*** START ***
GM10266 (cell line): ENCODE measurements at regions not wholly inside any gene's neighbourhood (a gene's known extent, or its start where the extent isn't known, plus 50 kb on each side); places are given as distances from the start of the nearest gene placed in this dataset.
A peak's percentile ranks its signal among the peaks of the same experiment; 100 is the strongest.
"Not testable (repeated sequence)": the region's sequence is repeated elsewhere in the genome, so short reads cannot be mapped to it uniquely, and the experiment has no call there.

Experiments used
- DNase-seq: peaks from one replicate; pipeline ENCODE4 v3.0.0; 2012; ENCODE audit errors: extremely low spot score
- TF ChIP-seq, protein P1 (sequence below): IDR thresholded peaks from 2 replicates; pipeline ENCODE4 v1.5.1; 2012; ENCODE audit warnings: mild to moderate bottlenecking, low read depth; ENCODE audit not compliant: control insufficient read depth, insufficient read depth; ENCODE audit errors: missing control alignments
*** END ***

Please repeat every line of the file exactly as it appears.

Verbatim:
GM10266 (cell line): ENCODE measurements at regions not wholly inside any gene's neighbourhood (a gene's known extent, or its start where the extent isn't known, plus 50 kb on each side); places are given as distances from the start of the nearest gene placed in this dataset.
A peak's percentile ranks its signal among the peaks of the same experiment; 100 is the strongest.
"Not testable (repeated sequence)": the region's sequence is repeated elsewhere in the genome, so short reads cannot be mapped to it uniquely, and the experiment has no call there.

Experiments used
- DNase-seq: peaks from one replicate; pipeline ENCODE4 v3.0.0; 2012; ENCODE audit errors: extremely low spot score
- TF ChIP-seq, protein P1 (sequence below): IDR thresholded peaks from 2 replicates; pipeline ENCODE4 v1.5.1; 2012; ENCODE audit warnings: mild to moderate bottlenecking, low read depth; ENCODE audit not compliant: control insufficient read depth, insufficient read depth; ENCODE audit errors: missing control alignments